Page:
The Prudential Regulation Authority (PRA) decided to maintain, at the 2019 levels, the buffer rates for the Other Systemically Important Institutions (O-SII) for another year, with no new rates to be set until December 2023. This decision is relevant only to the ring-fenced banks and large building societies that will be subject to the O-SII buffer. The Financial Policy Committee (FPC) and PRA took this decision in response to the economic shock from COVID-19 pandemic. In addition, FPC published a report that complements its financial stability report and sets out its views on key financial stability issues in UK. The report accompanies a summary and record of the FPC meeting that was held on September 23, 2021, with the next policy meeting of FPC expected to be in November 2021.
As stated in the meeting record, FPC expects banks to use all elements of their capital buffers, as needed, to support the economy through recovery. To support bank lending to households and businesses as the economy recovers, FPC is maintaining the UK Countercyclical Capital Buffer (CCyB) rate at 0%. FPC has previously stated that it expects to maintain a 0% UK CCyB until at least December 2021. In line with the standard implementation period, any subsequent increase would not be expected to take effect until the end of 2022 at the earliest. FPC will also consult on a proposal to change the metric used to determine O-SII buffer rates to exclude central bank reserves, effective from the 2023 PRA assessment of individual firm buffer rates. FPC also welcomes the intention of PRA to continue to freeze O-SII buffer rates until that point.
An initiative that FPC already has in place is the Recommendations to limit a deterioration in the mortgage underwriting standards or a rapid build-up in the share of highly indebted households. FPC observes that the corporate debt vulnerabilities in UK have increased moderately during the pandemic and is due to finalize its review of the calibration of its mortgage market Recommendations in December 2021. The BoE communication also highlights the continued growth in cryptoassets and the associated markets and services, despite which such assets are still believed to represent limited direct risks to the stability of the financial system in UK. However, regulatory and law enforcement frameworks, both domestically and at a global level, need to keep pace with developments in these fast-growing markets to manage risks and maintain trust and integrity in the financial system. In the policy meeting statement, FPC also emphasizes that market participants should use the most robust alternative benchmarks available in transitioning away from use of LIBOR to minimize future risks to financial stability.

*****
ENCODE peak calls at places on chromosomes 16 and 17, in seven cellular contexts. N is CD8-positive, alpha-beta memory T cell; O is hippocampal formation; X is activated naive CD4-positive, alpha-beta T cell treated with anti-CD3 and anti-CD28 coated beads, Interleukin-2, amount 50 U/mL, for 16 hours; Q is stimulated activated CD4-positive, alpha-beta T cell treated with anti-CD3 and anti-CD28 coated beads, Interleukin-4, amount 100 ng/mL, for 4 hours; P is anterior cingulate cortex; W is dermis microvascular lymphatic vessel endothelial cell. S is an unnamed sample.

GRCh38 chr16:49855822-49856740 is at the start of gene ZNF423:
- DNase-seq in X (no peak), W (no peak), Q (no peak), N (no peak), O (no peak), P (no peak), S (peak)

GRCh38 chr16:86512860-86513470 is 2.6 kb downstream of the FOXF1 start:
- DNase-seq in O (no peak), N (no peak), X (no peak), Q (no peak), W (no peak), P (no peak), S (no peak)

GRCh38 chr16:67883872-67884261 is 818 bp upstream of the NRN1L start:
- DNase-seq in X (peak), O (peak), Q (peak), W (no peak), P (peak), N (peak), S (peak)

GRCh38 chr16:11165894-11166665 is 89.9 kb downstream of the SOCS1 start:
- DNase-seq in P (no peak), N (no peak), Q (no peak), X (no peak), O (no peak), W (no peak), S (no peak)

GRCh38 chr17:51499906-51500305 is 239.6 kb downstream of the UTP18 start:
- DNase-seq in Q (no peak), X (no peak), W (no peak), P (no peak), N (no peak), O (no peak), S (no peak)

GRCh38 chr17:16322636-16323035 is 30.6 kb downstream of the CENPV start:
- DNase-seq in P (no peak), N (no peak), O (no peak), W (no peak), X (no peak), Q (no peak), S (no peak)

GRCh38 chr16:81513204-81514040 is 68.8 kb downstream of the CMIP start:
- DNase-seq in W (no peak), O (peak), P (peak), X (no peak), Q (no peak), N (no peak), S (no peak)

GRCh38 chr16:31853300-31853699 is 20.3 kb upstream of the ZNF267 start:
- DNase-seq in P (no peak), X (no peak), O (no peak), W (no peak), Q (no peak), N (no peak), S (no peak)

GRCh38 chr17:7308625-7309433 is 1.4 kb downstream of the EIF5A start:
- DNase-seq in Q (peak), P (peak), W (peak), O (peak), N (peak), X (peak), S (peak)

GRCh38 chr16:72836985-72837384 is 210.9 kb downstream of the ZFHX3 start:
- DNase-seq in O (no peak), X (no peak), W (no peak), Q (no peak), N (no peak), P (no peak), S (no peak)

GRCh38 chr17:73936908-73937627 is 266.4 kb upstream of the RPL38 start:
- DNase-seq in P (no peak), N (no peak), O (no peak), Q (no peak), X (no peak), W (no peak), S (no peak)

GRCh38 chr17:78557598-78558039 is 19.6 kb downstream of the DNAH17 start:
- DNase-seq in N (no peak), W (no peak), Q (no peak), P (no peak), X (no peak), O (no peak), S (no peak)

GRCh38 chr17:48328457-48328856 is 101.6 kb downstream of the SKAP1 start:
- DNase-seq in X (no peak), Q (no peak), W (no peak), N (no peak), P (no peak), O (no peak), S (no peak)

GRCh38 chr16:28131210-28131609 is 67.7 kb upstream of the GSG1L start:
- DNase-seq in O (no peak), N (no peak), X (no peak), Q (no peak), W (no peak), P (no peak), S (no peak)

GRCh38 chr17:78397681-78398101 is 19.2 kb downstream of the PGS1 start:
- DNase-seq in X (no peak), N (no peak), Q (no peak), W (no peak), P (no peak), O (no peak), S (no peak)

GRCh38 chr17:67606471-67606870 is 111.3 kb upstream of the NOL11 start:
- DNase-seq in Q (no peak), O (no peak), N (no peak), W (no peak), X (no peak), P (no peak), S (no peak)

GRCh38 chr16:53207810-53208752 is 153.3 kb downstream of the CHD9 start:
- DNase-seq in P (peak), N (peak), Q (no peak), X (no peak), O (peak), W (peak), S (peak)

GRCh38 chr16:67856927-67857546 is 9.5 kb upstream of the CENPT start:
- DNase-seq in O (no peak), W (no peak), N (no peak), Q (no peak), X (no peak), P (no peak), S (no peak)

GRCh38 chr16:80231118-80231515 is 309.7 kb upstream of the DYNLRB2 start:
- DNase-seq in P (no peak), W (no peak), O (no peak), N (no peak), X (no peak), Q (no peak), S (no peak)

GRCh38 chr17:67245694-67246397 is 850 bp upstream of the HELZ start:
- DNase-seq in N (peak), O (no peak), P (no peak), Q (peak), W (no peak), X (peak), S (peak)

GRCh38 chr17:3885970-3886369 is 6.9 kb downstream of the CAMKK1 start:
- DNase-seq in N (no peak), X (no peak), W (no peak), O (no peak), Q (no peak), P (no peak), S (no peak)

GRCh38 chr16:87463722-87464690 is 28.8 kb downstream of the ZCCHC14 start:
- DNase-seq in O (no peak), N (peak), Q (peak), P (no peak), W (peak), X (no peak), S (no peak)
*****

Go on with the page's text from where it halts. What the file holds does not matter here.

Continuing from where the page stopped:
Keywords: Europe, UK, Banking, O-SII, Regulatory Capital, Basel, COVID-19, Systemic Risk, Financial Stability, CCyB, Cryptoassets, LIBOR, Interest Rate Benchmarks, FPC, PRA
Leading economist; commercial real estate; performance forecasting, econometric infrastructure; data modeling; credit risk modeling; portfolio assessment; custom commercial real estate analysis; thought leader.
Previous ArticlePRA and FPC Finalize Changes to Leverage Ratio Framework in UK
The Prudential Regulation Authority (PRA) published the final policy statement PS21/21 on the leverage ratio framework in the UK. PS21/21, which sets out the final policy of both the Financial Policy Committee (FPC) and PRA
The Consumer Financial Protection Bureau (CFPB) proposed to amend Regulation B to implement changes to the Equal Credit Opportunity Act (ECOA) under Section 1071 of the Dodd-Frank Act.
The Financial Stability Board (FSB) published a progress report on implementation of its high-level recommendations for the regulation, supervision, and oversight of global stablecoin arrangements.
In a letter to the authorized deposit taking institutions, the Australian Prudential Regulation Authority (APRA) announced an increase in the minimum interest rate buffer it expects banks to use when assessing the serviceability of home loan applications.
The Committee on Payments and Market Infrastructures (CPMI) and the International Organization of Securities Commissions (IOSCO) are consulting on the preliminary guidance that clarifies that stablecoin arrangements should observe international standards for payment, clearing, and settlement systems.
The European Banking Authority (EBA) and the European Insurance and Occupational Pensions Authority (EIOPA) have set out their respective work priorities for 2022.
The Malta Financial Services Authority (MFSA) updated the guidelines on supervisory reporting requirements under the reporting framework 3.0, in addition to the reporting module on leverage under the common reporting (COREP) framework.
The European Commission (EC) published the Implementing Decision 2021/1753 on the equivalence of supervisory and regulatory requirements of certain third countries and territories for the purposes of the treatment of exposures, in accordance with the Capital Requirements Regulation or CRR (575/2013).
EC published the Implementing Regulation 2021/1751, which lays down implementing technical standards on uniform formats and templates for notification of determination of the impracticability of including contractual recognition of write-down and conversion powers.
The Federal Deposit Insurance Corporation (FDIC) issued supplemental instructions for the Consolidated Reports of Condition and Income—that is, Call Reports FFIEC 031, FFIEC 041, and FFIEC 051—for the September 30, 2021 reporting date.